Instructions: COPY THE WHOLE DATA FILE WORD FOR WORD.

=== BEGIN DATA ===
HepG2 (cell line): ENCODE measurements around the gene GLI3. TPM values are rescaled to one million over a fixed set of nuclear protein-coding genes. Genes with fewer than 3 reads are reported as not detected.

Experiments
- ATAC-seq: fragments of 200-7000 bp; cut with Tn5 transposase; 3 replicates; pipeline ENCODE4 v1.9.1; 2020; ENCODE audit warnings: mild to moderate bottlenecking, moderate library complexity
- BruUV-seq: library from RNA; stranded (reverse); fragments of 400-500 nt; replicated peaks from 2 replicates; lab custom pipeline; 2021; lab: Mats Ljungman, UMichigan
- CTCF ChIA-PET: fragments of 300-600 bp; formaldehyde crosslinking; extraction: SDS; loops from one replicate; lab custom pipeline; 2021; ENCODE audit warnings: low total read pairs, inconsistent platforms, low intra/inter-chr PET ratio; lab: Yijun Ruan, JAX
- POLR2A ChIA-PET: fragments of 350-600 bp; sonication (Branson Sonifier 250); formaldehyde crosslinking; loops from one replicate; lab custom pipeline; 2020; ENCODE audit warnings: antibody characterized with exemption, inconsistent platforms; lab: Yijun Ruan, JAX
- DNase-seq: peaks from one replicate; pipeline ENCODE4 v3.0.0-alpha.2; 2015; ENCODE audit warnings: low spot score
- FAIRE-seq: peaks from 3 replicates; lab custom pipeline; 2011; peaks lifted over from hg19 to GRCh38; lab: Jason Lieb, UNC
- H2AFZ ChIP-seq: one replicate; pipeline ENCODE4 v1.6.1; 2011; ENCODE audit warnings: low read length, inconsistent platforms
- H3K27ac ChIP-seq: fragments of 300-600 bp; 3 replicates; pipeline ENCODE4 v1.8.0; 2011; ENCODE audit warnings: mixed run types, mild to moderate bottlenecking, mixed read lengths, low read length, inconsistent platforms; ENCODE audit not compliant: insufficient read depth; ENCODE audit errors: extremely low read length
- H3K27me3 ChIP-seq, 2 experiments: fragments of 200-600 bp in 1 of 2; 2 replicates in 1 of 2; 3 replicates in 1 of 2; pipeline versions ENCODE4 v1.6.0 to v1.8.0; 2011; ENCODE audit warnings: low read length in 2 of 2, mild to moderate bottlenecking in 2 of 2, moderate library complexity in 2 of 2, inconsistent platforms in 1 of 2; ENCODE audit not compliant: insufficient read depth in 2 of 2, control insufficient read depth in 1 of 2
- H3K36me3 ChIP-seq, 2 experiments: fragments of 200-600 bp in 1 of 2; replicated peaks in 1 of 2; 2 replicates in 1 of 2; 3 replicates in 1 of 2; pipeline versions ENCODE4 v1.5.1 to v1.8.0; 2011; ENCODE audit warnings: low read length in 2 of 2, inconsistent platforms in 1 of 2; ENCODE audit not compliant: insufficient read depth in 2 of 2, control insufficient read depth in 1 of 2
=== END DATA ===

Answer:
HepG2 (cell line): ENCODE measurements around the gene GLI3. TPM values are rescaled to one million over a fixed set of nuclear protein-coding genes. Genes with fewer than 3 reads are reported as not detected.

Experiments
- ATAC-seq: fragments of 200-7000 bp; cut with Tn5 transposase; 3 replicates; pipeline ENCODE4 v1.9.1; 2020; ENCODE audit warnings: mild to moderate bottlenecking, moderate library complexity
- BruUV-seq: library from RNA; stranded (reverse); fragments of 400-500 nt; replicated peaks from 2 replicates; lab custom pipeline; 2021; lab: Mats Ljungman, UMichigan
- CTCF ChIA-PET: fragments of 300-600 bp; formaldehyde crosslinking; extraction: SDS; loops from one replicate; lab custom pipeline; 2021; ENCODE audit warnings: low total read pairs, inconsistent platforms, low intra/inter-chr PET ratio; lab: Yijun Ruan, JAX
- POLR2A ChIA-PET: fragments of 350-600 bp; sonication (Branson Sonifier 250); formaldehyde crosslinking; loops from one replicate; lab custom pipeline; 2020; ENCODE audit warnings: antibody characterized with exemption, inconsistent platforms; lab: Yijun Ruan, JAX
- DNase-seq: peaks from one replicate; pipeline ENCODE4 v3.0.0-alpha.2; 2015; ENCODE audit warnings: low spot score
- FAIRE-seq: peaks from 3 replicates; lab custom pipeline; 2011; peaks lifted over from hg19 to GRCh38; lab: Jason Lieb, UNC
- H2AFZ ChIP-seq: one replicate; pipeline ENCODE4 v1.6.1; 2011; ENCODE audit warnings: low read length, inconsistent platforms
- H3K27ac ChIP-seq: fragments of 300-600 bp; 3 replicates; pipeline ENCODE4 v1.8.0; 2011; ENCODE audit warnings: mixed run types, mild to moderate bottlenecking, mixed read lengths, low read length, inconsistent platforms; ENCODE audit not compliant: insufficient read depth; ENCODE audit errors: extremely low read length
- H3K27me3 ChIP-seq, 2 experiments: fragments of 200-600 bp in 1 of 2; 2 replicates in 1 of 2; 3 replicates in 1 of 2; pipeline versions ENCODE4 v1.6.0 to v1.8.0; 2011; ENCODE audit warnings: low read length in 2 of 2, mild to moderate bottlenecking in 2 of 2, moderate library complexity in 2 of 2, inconsistent platforms in 1 of 2; ENCODE audit not compliant: insufficient read depth in 2 of 2, control insufficient read depth in 1 of 2
- H3K36me3 ChIP-seq, 2 experiments: fragments of 200-600 bp in 1 of 2; replicated peaks in 1 of 2; 2 replicates in 1 of 2; 3 replicates in 1 of 2; pipeline versions ENCODE4 v1.5.1 to v1.8.0; 2011; ENCODE audit warnings: low read length in 2 of 2, inconsistent platforms in 1 of 2; ENCODE audit not compliant: insufficient read depth in 2 of 2, control insufficient read depth in 1 of 2